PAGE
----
Post # 1
I work in a pretty small office…we total about 15-18 people. Since we are small everyone knows each other pretty well and we go out for lunch as a whole group often enough. When inviting co-workers, is it ok to not invite a plus one since they all know each other and can sit together? Should we do a plus one for only those who are married/in a serious, long-term relationship?
Post # 2
- Wedding: September 2014 - SPRING VALLEY COUNTRY CLUB
I invited the co workers i am close to, and they all had a plus one. 5 people from work.
Post # 3
I would invite spouses, fiances and live-in or long term relationships. No general plus ones, unless there is only one co-worker by himself/herself
Post # 4
Yeah I think we are going to not invite all of them, even though it will be awkward because I know everyone will be talking about it at work :\ If we invited them all and a plus one that would be a lot of people…
Post # 5
I did bc they all had spouses.
Post # 6
Same rule as for your other guests. It’s never fun going out socialising and leaving your spouse at home, whether it’s a work colleague’s wedding, a friend’s wedding, or a cousin’s wedding.
I think it’s better to ask yourself, “will they still be friends when I stop working there” or “do I socialise with them after hours, as friends”. Based on that, I only invited one person from work.
Post # 7
rel318: Do you HAVE to invite any of them? Picking and choosing a few over the others would be much worse than just saying that you are having a family/close friends affair. Since you get together for lunch so often perhaps you could treat them and share your photos after?
Post # 8
If you invite co-workers, I would not feel the need to invite their partners. I don’t know them, have not seen or even met them, this is the only logical excuse that will keep the numbers from going overboad. I invited those who I am close to and would want to be at the wedding. I would not invite all co-workers for the sake of it. Its your wedding, you choose who you want to invite, its a private event, not a corporate function.
Post # 9
My manager invited the other girls who work in the shop to her wedding. Several of us were engaged, cohabitating, or married at the time; none of us brought a +1. We knew that it was already generous of her to invite us, and we’d have each other to hang out with. Invitations were vague; addressed only to the person she handed them to (first name only since they didn’t go through the mail), but the RSVP card had a write-in guest option. If your coworkers are understanding, I don’t think they would hold it against you if you didn’t extend a +1.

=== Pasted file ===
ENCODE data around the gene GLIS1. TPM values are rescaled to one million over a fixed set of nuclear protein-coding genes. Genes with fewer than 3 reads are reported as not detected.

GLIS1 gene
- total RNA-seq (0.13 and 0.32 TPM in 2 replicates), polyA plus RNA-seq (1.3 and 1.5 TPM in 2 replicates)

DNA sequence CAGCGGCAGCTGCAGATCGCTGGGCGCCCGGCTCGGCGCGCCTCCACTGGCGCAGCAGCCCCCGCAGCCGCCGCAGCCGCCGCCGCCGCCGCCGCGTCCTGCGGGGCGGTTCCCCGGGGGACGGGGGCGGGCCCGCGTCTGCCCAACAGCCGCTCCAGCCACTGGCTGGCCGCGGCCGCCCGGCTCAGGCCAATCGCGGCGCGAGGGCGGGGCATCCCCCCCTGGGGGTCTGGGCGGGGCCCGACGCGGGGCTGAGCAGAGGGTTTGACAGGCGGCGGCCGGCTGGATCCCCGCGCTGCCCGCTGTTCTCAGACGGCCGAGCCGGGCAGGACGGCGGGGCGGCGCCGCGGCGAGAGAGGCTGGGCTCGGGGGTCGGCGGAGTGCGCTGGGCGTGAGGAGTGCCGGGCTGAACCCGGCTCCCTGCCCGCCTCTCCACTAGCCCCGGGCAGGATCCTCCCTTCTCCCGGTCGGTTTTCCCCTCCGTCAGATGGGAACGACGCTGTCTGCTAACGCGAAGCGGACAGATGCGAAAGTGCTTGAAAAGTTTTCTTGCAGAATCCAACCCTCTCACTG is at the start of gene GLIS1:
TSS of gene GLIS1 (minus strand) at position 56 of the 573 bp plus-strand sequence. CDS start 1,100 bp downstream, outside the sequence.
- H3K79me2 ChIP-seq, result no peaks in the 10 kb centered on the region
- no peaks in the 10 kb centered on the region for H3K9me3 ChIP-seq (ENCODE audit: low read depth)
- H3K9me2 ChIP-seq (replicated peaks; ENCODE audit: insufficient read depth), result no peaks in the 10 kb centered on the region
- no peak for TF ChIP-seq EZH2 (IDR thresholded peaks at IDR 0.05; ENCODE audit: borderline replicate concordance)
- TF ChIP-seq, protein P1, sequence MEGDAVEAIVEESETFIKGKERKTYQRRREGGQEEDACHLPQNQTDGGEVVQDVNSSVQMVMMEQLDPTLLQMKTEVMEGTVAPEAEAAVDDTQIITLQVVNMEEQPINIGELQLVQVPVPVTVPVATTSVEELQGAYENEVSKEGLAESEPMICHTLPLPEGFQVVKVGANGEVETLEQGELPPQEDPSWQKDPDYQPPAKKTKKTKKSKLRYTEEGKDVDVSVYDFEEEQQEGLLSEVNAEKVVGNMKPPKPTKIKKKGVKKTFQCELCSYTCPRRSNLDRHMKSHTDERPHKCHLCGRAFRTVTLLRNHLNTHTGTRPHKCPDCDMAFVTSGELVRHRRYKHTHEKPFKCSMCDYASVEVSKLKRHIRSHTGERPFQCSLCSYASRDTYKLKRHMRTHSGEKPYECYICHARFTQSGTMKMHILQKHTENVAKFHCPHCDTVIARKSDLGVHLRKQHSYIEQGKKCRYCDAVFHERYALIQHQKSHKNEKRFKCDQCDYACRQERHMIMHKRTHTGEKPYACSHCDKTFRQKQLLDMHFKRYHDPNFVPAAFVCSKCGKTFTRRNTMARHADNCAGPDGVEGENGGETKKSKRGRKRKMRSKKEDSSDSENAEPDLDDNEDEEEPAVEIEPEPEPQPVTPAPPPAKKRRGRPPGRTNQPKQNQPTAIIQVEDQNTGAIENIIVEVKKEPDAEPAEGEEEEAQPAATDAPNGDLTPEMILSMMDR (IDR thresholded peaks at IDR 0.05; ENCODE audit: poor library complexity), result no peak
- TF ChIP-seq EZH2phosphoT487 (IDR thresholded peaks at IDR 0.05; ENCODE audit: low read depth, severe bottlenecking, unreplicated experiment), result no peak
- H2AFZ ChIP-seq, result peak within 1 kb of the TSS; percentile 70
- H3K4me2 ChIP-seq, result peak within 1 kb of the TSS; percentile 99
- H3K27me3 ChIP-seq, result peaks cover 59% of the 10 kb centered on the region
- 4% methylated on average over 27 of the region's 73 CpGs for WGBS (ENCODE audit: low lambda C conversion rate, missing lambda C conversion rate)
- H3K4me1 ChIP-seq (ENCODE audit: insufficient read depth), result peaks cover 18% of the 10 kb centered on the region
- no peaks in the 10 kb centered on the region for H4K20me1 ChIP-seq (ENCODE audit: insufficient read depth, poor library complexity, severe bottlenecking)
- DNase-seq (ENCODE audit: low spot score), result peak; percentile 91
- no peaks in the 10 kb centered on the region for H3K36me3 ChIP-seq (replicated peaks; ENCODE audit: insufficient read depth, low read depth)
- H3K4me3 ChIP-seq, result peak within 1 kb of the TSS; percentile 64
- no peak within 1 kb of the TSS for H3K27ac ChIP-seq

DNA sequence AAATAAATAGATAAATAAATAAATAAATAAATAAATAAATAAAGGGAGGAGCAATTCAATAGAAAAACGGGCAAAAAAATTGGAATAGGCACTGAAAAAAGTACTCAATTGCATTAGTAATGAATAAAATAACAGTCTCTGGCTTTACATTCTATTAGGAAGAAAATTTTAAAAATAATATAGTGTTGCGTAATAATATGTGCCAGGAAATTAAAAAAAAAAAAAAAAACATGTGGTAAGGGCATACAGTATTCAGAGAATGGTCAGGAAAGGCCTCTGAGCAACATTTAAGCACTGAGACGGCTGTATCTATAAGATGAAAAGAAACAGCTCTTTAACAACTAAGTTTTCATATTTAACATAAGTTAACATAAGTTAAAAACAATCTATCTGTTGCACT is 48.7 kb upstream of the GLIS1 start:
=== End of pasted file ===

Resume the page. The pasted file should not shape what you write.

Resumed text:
Post # 10
rel318: I am personally against inviting co-workers in general. I think work is work and social is social. BUT if you want to invite them/feel the need, they all know each other and you do not need to add an additional 30-40 people to your guest list. It’s very generous of you to invite them, they do not need a plus 1.
Post # 11
I invited the coworkers I socialize with outside of work and extended a plus one to married/long term.
Post # 12
We are invting 2 people from a place we both worked at different times, and as they are both married, spouses are invited.
Post # 13
You will be wisest to keep your social life and your work life separate. Only friends and family should be invited to your wedding. Of course, it is possible to have friends who work at the same business, and that can blur the line, making it hard to distinguish between colleagues and friends.
A person is a friend if you socialize with them on non-work-related occasions. Office lunches, however, are work-related events. Neither are company Christmas parties. One distinction between collegial and social relationships, is that social relationships recognize the other important non-work relationships in your lives: the most important of which is marriage. If you do not know someone’s spouse or fiance, then that’s a good sign that the other person is not truly a social friend. If you do know their spouse or fiance, then invite them as a couple as you would any other friend (and of course, by “spouse” I include anyone with whom they are living together intimately).